Needing out of the office after a particularly tough morning, I decided a walk to the bakery for lunch was in order. I had written a second draft of my VHL blog post and had been making the morning rounds to schedule doctors’ appointments in between opening new accounts, distributing estates and check distribution requests for clients.
I tried slowing my pace and thoughts; breathing deeply allowing the breeze to gently stroke my face. My mind drifted towards the fact that I had no energy to give to my art, to writing. The state of my medical affairs or what has become affectionately in my sense of humor referred to as Side effects of Dying has taken center stage. I’d rather be reviewing a friend’s blog post, drawing artwork for two other friends’ books in progress and writing a short story for another online challenge due today.
I order one of my usuals and wait. A long lanky man stood in front of me wearing a Green t-shirt “Stay Calm and Chive on” with faded jeans and cowboy boots. Other than slightly longer brown hair fanning from his faded ball-cap he reminded me of a long-ago love.
Encircling his elbow were the words Ars Longa, vita brevis tattooed. I knew it meant life was short. Seriously do I ever know that fact these days. But what was long? I pondered cramping my already achy head for Latin knowledge. So I simply asked.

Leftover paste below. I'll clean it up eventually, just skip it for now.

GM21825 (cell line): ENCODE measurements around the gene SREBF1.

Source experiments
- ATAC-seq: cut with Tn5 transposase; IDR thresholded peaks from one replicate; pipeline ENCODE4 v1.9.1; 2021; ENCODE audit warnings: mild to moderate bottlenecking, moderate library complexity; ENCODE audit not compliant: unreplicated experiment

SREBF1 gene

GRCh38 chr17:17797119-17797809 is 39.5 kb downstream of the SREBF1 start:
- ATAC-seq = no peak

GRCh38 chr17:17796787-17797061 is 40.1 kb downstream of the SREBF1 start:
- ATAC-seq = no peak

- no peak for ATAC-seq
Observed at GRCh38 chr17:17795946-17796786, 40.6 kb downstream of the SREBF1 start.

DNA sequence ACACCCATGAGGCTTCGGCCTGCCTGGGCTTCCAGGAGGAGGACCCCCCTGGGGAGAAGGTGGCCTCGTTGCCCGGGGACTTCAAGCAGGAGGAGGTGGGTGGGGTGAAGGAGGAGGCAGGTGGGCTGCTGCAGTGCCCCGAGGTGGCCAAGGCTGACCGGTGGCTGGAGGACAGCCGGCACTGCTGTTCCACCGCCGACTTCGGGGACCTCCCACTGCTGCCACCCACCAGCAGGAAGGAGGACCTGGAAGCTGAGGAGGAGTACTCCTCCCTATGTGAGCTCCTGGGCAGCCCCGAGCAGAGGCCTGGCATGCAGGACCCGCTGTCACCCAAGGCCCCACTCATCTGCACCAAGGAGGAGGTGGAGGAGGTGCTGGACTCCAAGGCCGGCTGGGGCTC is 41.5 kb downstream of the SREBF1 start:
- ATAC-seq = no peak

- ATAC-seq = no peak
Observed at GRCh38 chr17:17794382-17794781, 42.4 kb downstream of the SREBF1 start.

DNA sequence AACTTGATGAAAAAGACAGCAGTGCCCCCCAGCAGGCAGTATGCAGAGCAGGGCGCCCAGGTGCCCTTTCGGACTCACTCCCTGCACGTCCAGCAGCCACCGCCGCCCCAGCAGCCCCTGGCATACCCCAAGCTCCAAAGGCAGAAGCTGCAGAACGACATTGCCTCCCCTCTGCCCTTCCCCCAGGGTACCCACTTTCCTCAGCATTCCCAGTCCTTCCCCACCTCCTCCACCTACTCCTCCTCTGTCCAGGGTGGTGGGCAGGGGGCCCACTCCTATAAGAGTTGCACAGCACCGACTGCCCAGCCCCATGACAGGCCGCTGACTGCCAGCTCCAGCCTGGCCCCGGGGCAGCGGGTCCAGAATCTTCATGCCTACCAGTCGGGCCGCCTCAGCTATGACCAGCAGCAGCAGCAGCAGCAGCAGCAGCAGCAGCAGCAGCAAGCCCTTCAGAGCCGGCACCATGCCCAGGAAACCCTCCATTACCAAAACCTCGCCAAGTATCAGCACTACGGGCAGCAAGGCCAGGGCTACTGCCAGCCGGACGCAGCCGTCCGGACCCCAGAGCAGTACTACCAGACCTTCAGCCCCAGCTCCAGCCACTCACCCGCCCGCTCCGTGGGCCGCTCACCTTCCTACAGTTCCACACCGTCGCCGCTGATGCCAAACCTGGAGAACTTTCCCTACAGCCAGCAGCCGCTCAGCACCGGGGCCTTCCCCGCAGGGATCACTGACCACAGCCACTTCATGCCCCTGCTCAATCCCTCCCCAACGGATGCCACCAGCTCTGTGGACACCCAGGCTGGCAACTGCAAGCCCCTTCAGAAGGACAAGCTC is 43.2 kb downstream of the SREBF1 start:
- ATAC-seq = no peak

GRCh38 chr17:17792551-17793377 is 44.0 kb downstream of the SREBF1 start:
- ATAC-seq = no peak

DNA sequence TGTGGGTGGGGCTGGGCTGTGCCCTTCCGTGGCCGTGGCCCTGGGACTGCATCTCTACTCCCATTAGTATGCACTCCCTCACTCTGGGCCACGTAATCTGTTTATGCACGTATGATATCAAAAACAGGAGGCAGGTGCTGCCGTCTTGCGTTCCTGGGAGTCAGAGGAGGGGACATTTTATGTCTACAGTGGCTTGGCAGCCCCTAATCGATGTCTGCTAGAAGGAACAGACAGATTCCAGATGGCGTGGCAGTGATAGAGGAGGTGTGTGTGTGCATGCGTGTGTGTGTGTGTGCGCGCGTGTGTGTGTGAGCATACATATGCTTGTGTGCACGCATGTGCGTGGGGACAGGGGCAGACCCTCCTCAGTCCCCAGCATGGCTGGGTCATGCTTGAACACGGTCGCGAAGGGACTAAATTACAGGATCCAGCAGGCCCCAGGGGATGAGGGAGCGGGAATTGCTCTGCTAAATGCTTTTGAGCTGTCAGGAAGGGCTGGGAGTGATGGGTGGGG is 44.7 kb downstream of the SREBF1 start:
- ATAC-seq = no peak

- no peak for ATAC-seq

ART is long, life is short. Another message to my pondering answered. Life is short, Art eternal and it takes a long time to hone ones skill. Our accomplishments are limited by our lifespan but it doesn’t have to be so. Hop to it sister! I thought
Once I got back to the office and looked up the phrase. I realized that for me there was a deeper message. These words written by Hippocrates, The Father of Medicine, were the opening of his medical text. So let’s look at it in the context of my fight with disease. Art meant “technique, craft (as in the art of war). This was followed by “The physician must not only be prepared to do what is right himself, but also to make the patient, the attendants and the externals cooperate.” Meaning that it takes a long time to acquire and perfect one’s expertise and we only have a short time in which to do it. Now apply that further to rare disease.
So as I fight the battle to get to the right specialists and have the right treatments done and fight the cancer returning I know it’s time to go to war against what ails me.
Life is short, and art long, opportunity fleeting; experiment dangerous, and decision difficult.” (Ars longa, vita brevis, occasio praeceps; experimentum periculosum, iudicium difficile) Boy is that ever true when it comes to the Art of medicine and healing.
Here’s to having a full and artful life where opportunities are seized, experiments fruitful and decisions made confidently. To loving endlessly and savoring each moment as if it where the last.
Blast from This Blogs Past
The Weekend Reading List
- Don’t Stop Believing ~ Hell Yes I believe!
- The Fault in Our Stars
- Writing 3.1 “He said, She said”
- Sixth on Sixth Prompt-June
The Fault In Our Star ~ Troye Sivan